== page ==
AEP 86: A People’s Green New Deal with Max Ajl, and Stan Cox

A People’s Green New Deal

Max Ajl has a new book, A People’s Green New Deal; Stan Cox, author of The Green New Deal and Beyond and the upcoming book The Path, joins me as a co-host as we talk about Green New Deals and imagine dealing with Climate Change as if the rest of the world existed (and mattered).

The Ossington Circle Podcast Episode 2 – Syria, Environment, War, and Refugees

The Ossington Circle Podcast Episode 2 – Syria, Environment, War, and Refugees

This episode of the podcast is a lecture given on a panel at York’s Faculty of Environmental Studies on January 28, 2016. The panel was on Environment, War, and Refugees, and the lecture was on Western policy and the war in Syria.

Another round of climate denial

Two blogs ago I was expressing incredulity that the Dominion would provide a forum for climate denial in the form of Denis Rancourt, who has a good reputation as an activist but whose essays on the climate are preposterous. According to Rancourt’s blog, Rancourt has recently inspired sociologist and activist David Noble to tackle the climate issue in an essay that basically calls George Monbiot a dupe for his deference to politicized science. I find this all rather depressing. Rancourt and Noble’s anti-science arguments seem to me to leave people without any standard for evaluating arguments. I like science because the idea of science is that there is much about the world that can be understood, and that anyone can figure out how something works, it is a matter of time and effort. If it’s all politicized, then perhaps we can just cherry pick those scientific (or pseudoscientific) arguments that suit us and leave the rest. Certainly that is what Rancourt’s essay does, and that is also what Alexander Cockburn’s recent piece on the topic does – indeed, it relies on the same claims. Cockburn’s piece, like Rancourt’s, didn’t pass peer review at any (politicized) scientific journal, but it did get past the editors of ZNet, where I work. I did not think it should have, but I only saw it after the fact. In any case we asked George Monbiot to reply, which he did very effectively. So did some climate scientists, at the excellent site . It’s a bit of an embarrassment that long-discredited arguments are being trotted out by really respected leftists. I suppose it’s because it was Gore, rather than someone with a more decent record, who raised the profile of the issue. But this is one aspect of left behaviour I don’t agree with. It’s as if because the dems or the establishment say something, it’s automatically false. But I guess that’s a corollary of there being no factual matters and everything being political – no need to evaluate claims, if they’re coming from people with bad politics…

Climate change denial, in thin leftist wrapping paper

I just read (briefly) an interview with Denis Rancourt, a professor at the University of Ottawa who claims climate change is not happening and that talk of climate change serves oil companies. My quick reaction is that this is like Michael Deibert on Haiti or Irshad Manji on Israel/Palestine and terror – reactionary politics wrapped up in some thin progressive language to either dupe or confuse leftists who would otherwise be the most solid advocates of progress (or decent survival). It will take more looking into his work to know the details, but I find his explanation for lay people unconvincing:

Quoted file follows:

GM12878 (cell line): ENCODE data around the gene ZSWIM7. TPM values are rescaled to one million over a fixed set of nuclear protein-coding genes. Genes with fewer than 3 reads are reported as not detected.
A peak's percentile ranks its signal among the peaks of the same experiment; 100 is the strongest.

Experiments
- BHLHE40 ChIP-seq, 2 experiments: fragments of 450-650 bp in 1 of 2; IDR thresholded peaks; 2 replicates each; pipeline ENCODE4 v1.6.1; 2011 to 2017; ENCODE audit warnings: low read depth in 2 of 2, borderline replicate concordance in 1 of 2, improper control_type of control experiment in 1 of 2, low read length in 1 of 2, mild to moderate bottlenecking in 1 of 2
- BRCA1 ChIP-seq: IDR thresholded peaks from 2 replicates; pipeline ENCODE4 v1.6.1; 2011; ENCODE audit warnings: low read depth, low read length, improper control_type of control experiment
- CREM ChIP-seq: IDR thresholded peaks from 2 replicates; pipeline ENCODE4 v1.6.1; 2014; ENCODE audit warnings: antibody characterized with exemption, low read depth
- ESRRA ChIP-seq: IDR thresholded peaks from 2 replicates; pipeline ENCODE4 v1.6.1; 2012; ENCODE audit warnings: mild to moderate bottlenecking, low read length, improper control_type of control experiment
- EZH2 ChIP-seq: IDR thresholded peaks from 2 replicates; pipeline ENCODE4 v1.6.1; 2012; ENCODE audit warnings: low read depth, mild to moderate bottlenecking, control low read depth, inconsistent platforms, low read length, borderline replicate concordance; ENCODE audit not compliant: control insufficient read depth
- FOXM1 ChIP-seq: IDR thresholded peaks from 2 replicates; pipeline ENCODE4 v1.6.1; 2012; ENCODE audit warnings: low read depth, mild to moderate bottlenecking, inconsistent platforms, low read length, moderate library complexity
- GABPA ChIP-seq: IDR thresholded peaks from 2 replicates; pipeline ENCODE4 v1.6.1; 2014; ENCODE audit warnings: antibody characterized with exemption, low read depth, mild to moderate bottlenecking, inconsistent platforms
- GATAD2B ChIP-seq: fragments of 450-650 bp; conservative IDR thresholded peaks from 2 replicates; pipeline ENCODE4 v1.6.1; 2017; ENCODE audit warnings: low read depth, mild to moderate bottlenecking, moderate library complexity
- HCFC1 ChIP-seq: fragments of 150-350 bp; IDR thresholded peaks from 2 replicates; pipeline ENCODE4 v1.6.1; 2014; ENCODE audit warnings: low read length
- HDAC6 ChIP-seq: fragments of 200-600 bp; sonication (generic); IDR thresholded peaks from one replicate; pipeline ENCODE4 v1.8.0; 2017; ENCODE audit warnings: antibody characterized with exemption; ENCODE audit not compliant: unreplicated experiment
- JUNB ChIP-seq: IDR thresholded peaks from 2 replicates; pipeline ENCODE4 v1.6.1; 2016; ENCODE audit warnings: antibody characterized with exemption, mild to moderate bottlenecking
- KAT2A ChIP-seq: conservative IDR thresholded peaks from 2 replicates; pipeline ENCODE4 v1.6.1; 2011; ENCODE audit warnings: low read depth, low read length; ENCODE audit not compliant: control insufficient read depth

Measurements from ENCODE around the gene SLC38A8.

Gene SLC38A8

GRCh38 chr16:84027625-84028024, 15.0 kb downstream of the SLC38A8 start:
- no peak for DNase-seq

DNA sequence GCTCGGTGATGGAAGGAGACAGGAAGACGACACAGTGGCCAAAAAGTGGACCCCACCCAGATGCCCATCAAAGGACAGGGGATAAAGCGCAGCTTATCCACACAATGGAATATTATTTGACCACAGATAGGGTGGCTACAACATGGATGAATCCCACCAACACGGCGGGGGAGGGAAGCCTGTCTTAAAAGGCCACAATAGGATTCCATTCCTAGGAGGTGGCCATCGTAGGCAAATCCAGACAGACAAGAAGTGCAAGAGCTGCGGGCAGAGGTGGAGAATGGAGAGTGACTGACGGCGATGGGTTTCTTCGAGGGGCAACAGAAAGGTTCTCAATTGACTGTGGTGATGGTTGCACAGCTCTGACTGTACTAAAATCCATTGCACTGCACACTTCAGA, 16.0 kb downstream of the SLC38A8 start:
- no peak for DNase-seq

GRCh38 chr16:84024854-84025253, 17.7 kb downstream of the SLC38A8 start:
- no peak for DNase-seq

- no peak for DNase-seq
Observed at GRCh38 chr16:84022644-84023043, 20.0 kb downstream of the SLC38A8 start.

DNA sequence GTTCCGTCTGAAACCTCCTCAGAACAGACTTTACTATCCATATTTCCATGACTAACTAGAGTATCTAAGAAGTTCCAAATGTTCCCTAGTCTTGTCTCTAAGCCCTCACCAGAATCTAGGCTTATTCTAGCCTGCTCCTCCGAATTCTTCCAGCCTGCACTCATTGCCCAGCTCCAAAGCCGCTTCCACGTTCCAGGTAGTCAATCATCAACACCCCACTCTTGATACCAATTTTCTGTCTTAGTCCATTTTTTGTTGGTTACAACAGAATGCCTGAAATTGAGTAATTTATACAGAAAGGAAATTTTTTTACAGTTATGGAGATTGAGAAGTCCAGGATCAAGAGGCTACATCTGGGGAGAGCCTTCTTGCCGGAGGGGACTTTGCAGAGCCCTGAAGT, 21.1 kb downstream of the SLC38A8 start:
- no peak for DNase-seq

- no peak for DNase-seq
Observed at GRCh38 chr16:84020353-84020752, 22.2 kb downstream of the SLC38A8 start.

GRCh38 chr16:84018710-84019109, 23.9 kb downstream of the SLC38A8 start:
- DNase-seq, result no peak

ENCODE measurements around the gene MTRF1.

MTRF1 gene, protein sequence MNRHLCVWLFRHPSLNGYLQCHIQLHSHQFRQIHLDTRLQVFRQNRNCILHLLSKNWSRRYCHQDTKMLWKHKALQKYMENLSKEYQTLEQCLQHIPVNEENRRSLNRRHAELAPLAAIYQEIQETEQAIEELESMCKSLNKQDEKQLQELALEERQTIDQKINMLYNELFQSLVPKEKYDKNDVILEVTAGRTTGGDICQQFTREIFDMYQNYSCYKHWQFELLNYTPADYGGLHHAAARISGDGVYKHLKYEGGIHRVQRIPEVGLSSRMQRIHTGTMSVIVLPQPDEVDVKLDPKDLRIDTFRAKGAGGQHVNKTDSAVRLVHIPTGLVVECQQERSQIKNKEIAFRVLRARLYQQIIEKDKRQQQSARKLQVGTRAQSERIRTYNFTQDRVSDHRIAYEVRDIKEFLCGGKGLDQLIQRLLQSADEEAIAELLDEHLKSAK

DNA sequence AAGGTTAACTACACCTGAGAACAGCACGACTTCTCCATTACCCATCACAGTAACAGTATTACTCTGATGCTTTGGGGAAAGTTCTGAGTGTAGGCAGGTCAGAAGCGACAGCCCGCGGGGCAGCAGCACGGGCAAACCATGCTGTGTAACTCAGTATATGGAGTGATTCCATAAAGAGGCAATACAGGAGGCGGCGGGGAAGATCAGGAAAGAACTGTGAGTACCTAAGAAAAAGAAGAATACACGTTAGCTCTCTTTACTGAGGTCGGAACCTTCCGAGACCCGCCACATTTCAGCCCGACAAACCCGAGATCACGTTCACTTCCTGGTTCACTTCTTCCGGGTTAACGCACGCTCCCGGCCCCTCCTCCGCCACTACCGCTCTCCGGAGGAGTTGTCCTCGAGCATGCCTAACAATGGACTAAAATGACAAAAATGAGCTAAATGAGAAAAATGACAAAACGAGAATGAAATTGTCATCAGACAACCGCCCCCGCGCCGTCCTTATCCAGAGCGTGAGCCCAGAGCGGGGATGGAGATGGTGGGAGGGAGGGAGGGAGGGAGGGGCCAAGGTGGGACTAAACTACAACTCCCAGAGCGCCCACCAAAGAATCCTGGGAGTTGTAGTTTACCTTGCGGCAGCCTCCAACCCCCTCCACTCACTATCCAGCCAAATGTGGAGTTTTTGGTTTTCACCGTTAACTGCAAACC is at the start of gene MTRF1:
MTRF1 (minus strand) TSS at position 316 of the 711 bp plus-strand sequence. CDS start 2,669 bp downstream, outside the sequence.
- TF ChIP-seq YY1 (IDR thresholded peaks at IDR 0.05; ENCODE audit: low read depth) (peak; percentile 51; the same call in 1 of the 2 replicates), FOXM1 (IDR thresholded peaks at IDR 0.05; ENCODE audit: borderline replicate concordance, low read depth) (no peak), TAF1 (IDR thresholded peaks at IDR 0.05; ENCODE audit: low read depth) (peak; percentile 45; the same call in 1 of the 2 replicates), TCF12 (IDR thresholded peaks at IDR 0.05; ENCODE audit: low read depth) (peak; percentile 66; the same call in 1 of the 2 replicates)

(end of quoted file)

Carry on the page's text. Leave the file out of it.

“I argue that there is no reliable evidence that the global average Earth surface temperature has increased in recent decades. I argue this by making a critique of how such trends are extracted, inferred and extrapolated from incomplete and artifact-laden data. I explain melting glaciers and receding permafrost as more probably arising from radiative mechanisms, linked to particulate pollution, land use/cover changes, and solar variations, rather than global warming. And I argue that atmospheric CO2 does not control climate, but is at best a witness of global changes. These arguments are technical but I have tried to present them as simply and clearly as possible in the article.

Radiative mechanisms, land/use cover changes, and solar variations – rather than global warming? And that the ice isn’t melting because of increases in temperature? Science advances through counterintuitive results, but that doesn’t make counterintuitive results true.

“More importantly, I argue that the real threat (the most destructive force on the planet) is power-driven financiers and profit-driven corporations and their cartels backed by military might and that you cannot control a monster by asking it not to shit as much. I argue that non-democratic control of the economy and institutionalized exploitation of the Third World (and all workers) must be confronted directly if we are to install sanity.”

This is a nonsequitur. It gets into political strategy, and what he says here is partly obvious and partly dubious (since no one serious is really saying what he is arguing against), but in any case has nothing to do with climate change or his claims about why the ice sheets are melting or that the average temperature has not increased.

Monbiot’s book, Heat, opens with four questions:

1. Does the atmosphere contain carbon dioxide?
2. Does atmospheric carbon dioxide raise the average global temperature?
3. Will this influence be enhanced by the addition of more carbon dioxide?
4. Have human activities led to a net emission of carbon dioxide?

To get the answers they have liked to these questions, the denial industry has had to pay PR people to falsify scientific claims to set progress back a decade. Now someone like Rancourt comes along and answers them negatively, dismissing climate scientists as “political” and “consensus-driven” but from the left, instead of from the right. I suppose the timing was ripe for something like this, but I truly hope that people do not get fooled.